Thomas Hesse, Sony BMG’s president of global digital business,
demonstrated the company’s disdain for its customers when he said, "Most people don’t even know what a rootkit is, so why should they care about it?" in an NPR interview. Even Sony’s apology
only admits that its rootkit "includes a feature that may make a user’s
computer susceptible to a virus written specifically to target the

However, imperious corporate behavior is not the real story either.

This drama is also about incompetence. Sony’s latest rootkit-removal tool actually leaves a gaping vulnerability. And Sony’s rootkit — designed to stop copyright infringement — itself may have infringed on copyright. As amazing as it might seem, the code seems to include an open-source MP3 encoder in violation of that library’s license agreement. But even that is not the real story.

It’s an epic of class-action lawsuits in California and elsewhere, and the focus of criminal
investigations. The rootkit has even been found on computers run by the
Department of Defense, to the Department of Homeland Security’s displeasure. While Sony could be prosecuted under U.S. cybercrime law, no one thinks it will be. And lawsuits are never the whole story.

This saga is full of weird twists. Some pointed out how this sort of software would degrade the reliability of Windows. Someone created malicious code that used the rootkit to hide itself. A hacker used the rootkit to avoid the spyware of a popular game. And there were even calls for a worldwide Sony boycott.
After all, if you can’t trust Sony not to infect your computer when you
buy its music CDs, can you trust it to sell you an uninfected computer
in the first place? That’s a good question, but — again — not the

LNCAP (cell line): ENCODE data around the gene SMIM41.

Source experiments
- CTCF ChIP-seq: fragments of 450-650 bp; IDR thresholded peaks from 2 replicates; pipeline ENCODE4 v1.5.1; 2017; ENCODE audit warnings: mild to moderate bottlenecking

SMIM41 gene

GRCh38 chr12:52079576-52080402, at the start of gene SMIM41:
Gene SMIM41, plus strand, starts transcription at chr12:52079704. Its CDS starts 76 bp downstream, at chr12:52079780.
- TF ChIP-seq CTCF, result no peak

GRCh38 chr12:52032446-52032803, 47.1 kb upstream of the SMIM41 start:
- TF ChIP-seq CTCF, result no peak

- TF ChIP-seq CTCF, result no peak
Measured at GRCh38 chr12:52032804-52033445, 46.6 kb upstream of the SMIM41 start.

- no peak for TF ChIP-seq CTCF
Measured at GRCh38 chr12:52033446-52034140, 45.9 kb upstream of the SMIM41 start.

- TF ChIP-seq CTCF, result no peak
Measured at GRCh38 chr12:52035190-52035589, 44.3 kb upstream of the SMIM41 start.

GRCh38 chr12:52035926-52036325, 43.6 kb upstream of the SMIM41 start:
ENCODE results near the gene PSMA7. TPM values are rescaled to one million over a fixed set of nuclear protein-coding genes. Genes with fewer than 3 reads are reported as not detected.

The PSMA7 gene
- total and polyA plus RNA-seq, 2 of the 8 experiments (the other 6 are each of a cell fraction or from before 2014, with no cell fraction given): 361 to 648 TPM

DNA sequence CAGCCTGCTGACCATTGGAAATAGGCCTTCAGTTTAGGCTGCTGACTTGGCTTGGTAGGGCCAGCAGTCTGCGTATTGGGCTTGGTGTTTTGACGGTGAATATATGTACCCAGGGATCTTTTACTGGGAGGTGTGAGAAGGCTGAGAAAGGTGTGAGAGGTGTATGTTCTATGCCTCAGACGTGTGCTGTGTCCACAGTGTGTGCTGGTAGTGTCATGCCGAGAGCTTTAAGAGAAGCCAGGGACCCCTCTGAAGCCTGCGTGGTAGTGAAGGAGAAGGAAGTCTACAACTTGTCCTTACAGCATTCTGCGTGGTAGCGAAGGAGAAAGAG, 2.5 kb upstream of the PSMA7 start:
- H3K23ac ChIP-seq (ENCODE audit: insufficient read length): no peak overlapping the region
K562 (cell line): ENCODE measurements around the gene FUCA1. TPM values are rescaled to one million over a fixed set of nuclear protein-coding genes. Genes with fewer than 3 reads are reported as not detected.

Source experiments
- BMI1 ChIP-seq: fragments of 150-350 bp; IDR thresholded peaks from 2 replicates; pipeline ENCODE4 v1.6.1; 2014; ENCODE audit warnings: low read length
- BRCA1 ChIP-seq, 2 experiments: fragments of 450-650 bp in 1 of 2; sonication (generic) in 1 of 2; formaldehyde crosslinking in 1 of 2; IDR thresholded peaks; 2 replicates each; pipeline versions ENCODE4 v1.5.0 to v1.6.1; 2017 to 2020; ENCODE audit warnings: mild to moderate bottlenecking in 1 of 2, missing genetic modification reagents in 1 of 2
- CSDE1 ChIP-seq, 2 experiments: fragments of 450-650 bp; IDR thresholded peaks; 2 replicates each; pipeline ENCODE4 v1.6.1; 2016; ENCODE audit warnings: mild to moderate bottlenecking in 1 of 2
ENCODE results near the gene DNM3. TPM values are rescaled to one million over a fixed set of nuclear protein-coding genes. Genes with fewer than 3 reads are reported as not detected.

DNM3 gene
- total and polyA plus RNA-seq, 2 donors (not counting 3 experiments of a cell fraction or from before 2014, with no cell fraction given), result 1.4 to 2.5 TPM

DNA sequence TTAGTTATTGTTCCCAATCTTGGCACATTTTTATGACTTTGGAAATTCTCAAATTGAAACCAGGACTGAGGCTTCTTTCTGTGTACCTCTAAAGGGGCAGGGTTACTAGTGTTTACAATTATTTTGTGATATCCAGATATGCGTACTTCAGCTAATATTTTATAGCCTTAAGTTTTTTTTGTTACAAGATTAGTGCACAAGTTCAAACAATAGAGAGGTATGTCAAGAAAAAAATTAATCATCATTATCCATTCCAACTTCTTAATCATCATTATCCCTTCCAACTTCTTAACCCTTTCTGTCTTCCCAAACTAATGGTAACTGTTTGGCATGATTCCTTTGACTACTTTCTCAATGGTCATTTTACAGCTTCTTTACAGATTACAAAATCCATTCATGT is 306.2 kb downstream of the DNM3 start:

real story.

So what is the real story? I’m not going to steal Bruce’s thunder, or deprive Wired of your precious clicks. So if you’re interested, I highly recommend giving it a read.

haloscan fix it guide

A lot of the blogs I read use Haloscan for their comments. Many of them are reporting problems with Haloscan in the last 24 hours or so.

Via Crooks & Liars, I stumbled upon a solution which I reprint here as a public service announcement:

Haloscan Fix it guide

Bloggers, go into Beta features in Haloscan and in
the middle of the column it says Spam filters. Just say "no" and your
comments will come back up. Hat tip Jane
for the info. 

I’m not a Haloscan user, so this doesn’t affect me at all, but I know a lot of bloggers are, so I hope this workaround helps you out.

problems with the iTunes Music Store?

As I noted earlier this week at the SG Newswire, Apple has updated just about everything, including a new version of iTunes, where they’re offering sales of ABC shows like Lost and Desperate Housewives.

Since I upgraded to iTunes 6, I’ve noticed lots of problems with the iTunes Music Store. I’ve purchased three albums this week, and on two of them, I got an error that "We could not complete your request. An unknown error occurred (502)" (thanks for that useful error message, guys!) which stopped my download. Earlier this week, I waited a few minutes, checked for purchased music, and the download picked up where it left off.

However,today I purchased The Mirror Conspiracy from Thievery Corporation (holy shit is it a great album) and the same thing happened . . . but this time, when I checked for purchased music, it said I had everything I’d paid for, which is wrong, because one of the songs is nowhere to be found on my machine. It’s probably due to the insane load on their servers right now, and
I’m going to contact customer support and see if they can help me.

I read at the Unofficial Apple Weblog that an episode of Lost was – har- lost, but when he was able to get his file later on. I have not been so lucky. Has anyone else had problems like this?